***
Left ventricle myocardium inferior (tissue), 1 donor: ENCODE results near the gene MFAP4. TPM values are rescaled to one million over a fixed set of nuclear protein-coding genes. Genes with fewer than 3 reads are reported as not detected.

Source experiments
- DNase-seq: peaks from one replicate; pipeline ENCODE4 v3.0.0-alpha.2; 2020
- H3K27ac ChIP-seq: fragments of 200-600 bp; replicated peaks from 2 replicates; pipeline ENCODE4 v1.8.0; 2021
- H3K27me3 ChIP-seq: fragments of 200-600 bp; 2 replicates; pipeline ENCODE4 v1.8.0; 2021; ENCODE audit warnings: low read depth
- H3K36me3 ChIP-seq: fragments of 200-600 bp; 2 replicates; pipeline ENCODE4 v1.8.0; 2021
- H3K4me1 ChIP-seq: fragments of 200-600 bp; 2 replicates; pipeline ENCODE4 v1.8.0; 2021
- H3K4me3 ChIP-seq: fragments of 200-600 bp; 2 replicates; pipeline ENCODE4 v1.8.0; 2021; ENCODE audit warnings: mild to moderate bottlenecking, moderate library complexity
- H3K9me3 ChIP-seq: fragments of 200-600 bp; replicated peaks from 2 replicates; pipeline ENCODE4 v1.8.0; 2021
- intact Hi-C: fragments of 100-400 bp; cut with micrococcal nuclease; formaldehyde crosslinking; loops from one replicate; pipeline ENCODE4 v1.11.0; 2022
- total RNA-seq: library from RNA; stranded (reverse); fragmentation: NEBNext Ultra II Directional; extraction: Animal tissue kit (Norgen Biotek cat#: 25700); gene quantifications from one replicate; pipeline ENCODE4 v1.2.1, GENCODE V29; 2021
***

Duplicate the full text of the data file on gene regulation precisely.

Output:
Left ventricle myocardium inferior (tissue), 1 donor: ENCODE results near the gene MFAP4. TPM values are rescaled to one million over a fixed set of nuclear protein-coding genes. Genes with fewer than 3 reads are reported as not detected.

Source experiments
- DNase-seq: peaks from one replicate; pipeline ENCODE4 v3.0.0-alpha.2; 2020
- H3K27ac ChIP-seq: fragments of 200-600 bp; replicated peaks from 2 replicates; pipeline ENCODE4 v1.8.0; 2021
- H3K27me3 ChIP-seq: fragments of 200-600 bp; 2 replicates; pipeline ENCODE4 v1.8.0; 2021; ENCODE audit warnings: low read depth
- H3K36me3 ChIP-seq: fragments of 200-600 bp; 2 replicates; pipeline ENCODE4 v1.8.0; 2021
- H3K4me1 ChIP-seq: fragments of 200-600 bp; 2 replicates; pipeline ENCODE4 v1.8.0; 2021
- H3K4me3 ChIP-seq: fragments of 200-600 bp; 2 replicates; pipeline ENCODE4 v1.8.0; 2021; ENCODE audit warnings: mild to moderate bottlenecking, moderate library complexity
- H3K9me3 ChIP-seq: fragments of 200-600 bp; replicated peaks from 2 replicates; pipeline ENCODE4 v1.8.0; 2021
- intact Hi-C: fragments of 100-400 bp; cut with micrococcal nuclease; formaldehyde crosslinking; loops from one replicate; pipeline ENCODE4 v1.11.0; 2022
- total RNA-seq: library from RNA; stranded (reverse); fragmentation: NEBNext Ultra II Directional; extraction: Animal tissue kit (Norgen Biotek cat#: 25700); gene quantifications from one replicate; pipeline ENCODE4 v1.2.1, GENCODE V29; 2021